Special to the PRESS
I have learned this day of the tragic passing of Elizabeth Sweeten. “Liz” was at first to me a reporter that covered the Port starting in the early 80’s and then became a dear friend. Liz always maintained her professional responsibility. She reported the Port’s happenings good or bad with the hair on it. I understood the dynamics of our relationship and respected her deeply for her integrity. She served the community for decades and served it well.
She was fascinatingly quirky at times but had a deep and abiding core sense of right and wrong. She wrote the truth as she saw it and was fierce in her defense of what she felt was right and true.
As an independent and opinionated woman in a male dominated or better described “hyper” machismo community that is Port Isabel, life was always difficult for “Liz.” Thankfully she lived on or near an island that embraces the value of independence in a woman. In fact, your Laguna Madre is blessed with a cadre of them. You know who they are. Cherish them as I cherished Liz.
Rest in Peace,
As a native and current resident of the valley, I’ve been closely following the Rio Grande LNG project with great interest. The proposed multi-billion dollar liquefied natural gas (LNG) project, that will create plenty of direct and indirect jobs in the valley for years to come, has received another favorable report that moves the project closer to final permitting and construction.
This lengthy and extensive process has over a dozen regulatory agencies that are involved in detailed reviews covering everything from the environment and safety to economic impacts and socioeconomics. The final permit will come from the Federal Energy Regulatory Commission (FERC), which reviews reports and oversees the entire permitting process.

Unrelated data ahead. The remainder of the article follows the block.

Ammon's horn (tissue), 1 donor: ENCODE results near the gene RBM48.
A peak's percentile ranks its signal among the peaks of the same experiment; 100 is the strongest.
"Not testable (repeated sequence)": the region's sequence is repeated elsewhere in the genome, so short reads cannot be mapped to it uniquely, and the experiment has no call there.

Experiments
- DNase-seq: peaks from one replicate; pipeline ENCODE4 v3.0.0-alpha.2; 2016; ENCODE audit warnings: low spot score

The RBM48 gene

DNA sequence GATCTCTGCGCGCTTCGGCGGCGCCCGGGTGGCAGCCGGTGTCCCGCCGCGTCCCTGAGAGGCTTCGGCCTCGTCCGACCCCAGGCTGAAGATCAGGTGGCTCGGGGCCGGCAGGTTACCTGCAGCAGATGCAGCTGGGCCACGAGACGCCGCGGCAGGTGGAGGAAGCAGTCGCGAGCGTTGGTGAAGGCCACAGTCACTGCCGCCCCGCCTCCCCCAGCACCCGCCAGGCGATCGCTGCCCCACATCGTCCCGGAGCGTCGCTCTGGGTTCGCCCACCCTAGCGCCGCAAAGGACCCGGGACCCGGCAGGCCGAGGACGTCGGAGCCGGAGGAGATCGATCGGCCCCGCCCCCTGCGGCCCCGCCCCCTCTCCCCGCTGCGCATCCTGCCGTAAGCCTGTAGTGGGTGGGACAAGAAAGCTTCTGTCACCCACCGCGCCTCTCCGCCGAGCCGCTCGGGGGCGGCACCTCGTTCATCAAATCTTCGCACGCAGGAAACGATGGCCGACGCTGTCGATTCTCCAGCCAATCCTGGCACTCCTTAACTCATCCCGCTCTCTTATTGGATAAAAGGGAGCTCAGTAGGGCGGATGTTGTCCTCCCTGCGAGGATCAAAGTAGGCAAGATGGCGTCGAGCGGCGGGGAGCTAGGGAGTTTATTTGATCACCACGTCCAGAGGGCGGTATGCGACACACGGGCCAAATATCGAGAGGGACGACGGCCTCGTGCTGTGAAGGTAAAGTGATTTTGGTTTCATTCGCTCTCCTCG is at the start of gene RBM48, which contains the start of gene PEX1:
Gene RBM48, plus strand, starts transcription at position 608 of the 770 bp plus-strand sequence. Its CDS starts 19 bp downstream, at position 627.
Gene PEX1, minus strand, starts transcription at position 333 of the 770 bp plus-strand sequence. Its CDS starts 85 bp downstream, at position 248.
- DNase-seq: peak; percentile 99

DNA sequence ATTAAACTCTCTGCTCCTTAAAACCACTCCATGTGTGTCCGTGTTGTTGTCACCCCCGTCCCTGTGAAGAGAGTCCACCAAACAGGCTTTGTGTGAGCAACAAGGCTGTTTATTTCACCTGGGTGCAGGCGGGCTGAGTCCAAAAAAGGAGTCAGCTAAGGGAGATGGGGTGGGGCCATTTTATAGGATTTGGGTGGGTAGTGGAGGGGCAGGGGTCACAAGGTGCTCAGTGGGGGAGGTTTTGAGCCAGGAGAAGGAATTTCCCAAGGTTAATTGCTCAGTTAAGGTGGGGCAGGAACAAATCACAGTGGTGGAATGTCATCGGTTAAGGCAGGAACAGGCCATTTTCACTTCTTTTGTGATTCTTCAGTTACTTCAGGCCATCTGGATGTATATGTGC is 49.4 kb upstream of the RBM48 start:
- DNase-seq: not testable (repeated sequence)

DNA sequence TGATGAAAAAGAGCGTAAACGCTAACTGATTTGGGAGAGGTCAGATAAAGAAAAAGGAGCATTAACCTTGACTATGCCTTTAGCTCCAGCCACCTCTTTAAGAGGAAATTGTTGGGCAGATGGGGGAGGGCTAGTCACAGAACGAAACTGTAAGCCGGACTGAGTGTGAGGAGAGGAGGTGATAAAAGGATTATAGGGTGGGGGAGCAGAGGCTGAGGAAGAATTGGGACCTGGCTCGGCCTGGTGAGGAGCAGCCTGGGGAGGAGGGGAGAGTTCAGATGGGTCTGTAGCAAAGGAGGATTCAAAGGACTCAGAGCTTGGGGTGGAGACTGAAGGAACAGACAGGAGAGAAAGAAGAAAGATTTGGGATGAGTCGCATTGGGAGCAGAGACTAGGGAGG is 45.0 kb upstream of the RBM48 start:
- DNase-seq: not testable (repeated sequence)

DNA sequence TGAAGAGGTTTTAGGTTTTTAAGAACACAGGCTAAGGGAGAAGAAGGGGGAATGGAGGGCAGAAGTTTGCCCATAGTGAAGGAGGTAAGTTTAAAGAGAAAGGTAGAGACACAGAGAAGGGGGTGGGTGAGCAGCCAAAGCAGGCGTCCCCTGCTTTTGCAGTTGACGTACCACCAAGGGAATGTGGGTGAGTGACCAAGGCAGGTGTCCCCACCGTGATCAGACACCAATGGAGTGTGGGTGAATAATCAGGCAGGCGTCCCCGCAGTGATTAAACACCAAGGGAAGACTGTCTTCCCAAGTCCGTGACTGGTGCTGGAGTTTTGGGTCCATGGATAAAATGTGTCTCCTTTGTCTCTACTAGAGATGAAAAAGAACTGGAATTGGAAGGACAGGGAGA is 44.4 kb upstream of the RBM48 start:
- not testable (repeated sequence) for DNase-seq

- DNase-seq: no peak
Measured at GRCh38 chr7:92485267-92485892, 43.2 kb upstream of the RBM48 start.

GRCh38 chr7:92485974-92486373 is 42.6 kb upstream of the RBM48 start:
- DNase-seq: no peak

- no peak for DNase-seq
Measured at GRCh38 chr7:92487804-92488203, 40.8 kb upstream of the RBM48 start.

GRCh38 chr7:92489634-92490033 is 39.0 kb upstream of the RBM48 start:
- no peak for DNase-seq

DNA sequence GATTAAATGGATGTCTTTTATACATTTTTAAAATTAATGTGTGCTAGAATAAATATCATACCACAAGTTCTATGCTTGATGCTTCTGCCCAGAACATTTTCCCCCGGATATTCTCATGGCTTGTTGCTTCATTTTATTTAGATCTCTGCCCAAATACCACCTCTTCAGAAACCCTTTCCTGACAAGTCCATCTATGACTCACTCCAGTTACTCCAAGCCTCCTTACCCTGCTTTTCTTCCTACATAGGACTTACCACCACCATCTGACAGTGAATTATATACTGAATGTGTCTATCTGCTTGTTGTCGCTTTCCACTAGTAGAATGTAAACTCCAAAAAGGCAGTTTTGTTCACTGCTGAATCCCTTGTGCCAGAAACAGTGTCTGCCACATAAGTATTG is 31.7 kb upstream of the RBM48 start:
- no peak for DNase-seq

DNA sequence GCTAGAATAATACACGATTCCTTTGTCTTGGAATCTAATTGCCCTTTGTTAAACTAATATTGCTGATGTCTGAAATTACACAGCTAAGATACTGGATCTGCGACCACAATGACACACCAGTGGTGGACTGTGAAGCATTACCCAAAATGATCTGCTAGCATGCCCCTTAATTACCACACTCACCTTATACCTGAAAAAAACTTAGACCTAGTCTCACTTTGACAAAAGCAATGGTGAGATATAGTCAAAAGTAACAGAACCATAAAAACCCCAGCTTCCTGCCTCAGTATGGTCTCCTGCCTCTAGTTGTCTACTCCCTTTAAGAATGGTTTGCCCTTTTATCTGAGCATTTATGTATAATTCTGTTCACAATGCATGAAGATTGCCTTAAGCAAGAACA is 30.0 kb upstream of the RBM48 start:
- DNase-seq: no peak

Most recently, the Texas Commission on Environmental Quality (TCEQ) determined that the LNG export terminal and associated pipeline would meet or exceed state and federal air quality standards, and confirmed that there would be no significant air quality impacts or adverse health effects. I was relieved to hear this news since this was my main concern as a local resident and outdoor enthusiast.
The U.S. Coast Guard recently filed a letter of recommendation, stating that the Brownsville Ship Channel was suitable for LNG ship traffic. This letter was based on a Coast Guard study that included safety and security, ship traffic, infrastructure and much more.
Their recommendation also took into account the results of an independent study regarding the potential risks of both SpaceX and Rio Grande LNG operating in Cameron County, requested by FERC, concluded that there was “insignificant risk.”
These studies are important because they confirm that Rio Grande LNG can and will operate safely, reliably and in environmental compliance. Completion of these studies brings this proposed project and its enormous economic benefits closer to reality.
As a professional and business owner with experience in oil field services, energy related imports & exports and construction, I’ve witnessed first-hand the economic benefits and opportunities these projects have on their communities. And the rigorous safety standards and environmental oversight associated with the energy industry is something I certainly feel safe and comfortable with being a part of my community.
Texas is incredibly fortunate to be at the epicenter of the oil and gas industry and to benefit from this enormous economic engine. I’ve seen how this industry has had a positive effect on friends, families and communities, like Corpus Christi, and now it’s time for Brownsville to have its share.
The Rio Grande LNG project in Cameron County is full of potential for families, students, businesses, job-seekers and entrepreneurs. I urge this community to take advantage of this opportunity for social and economic growth, and an improved quality of life for generations to come.
Jim Griffin, Jr.
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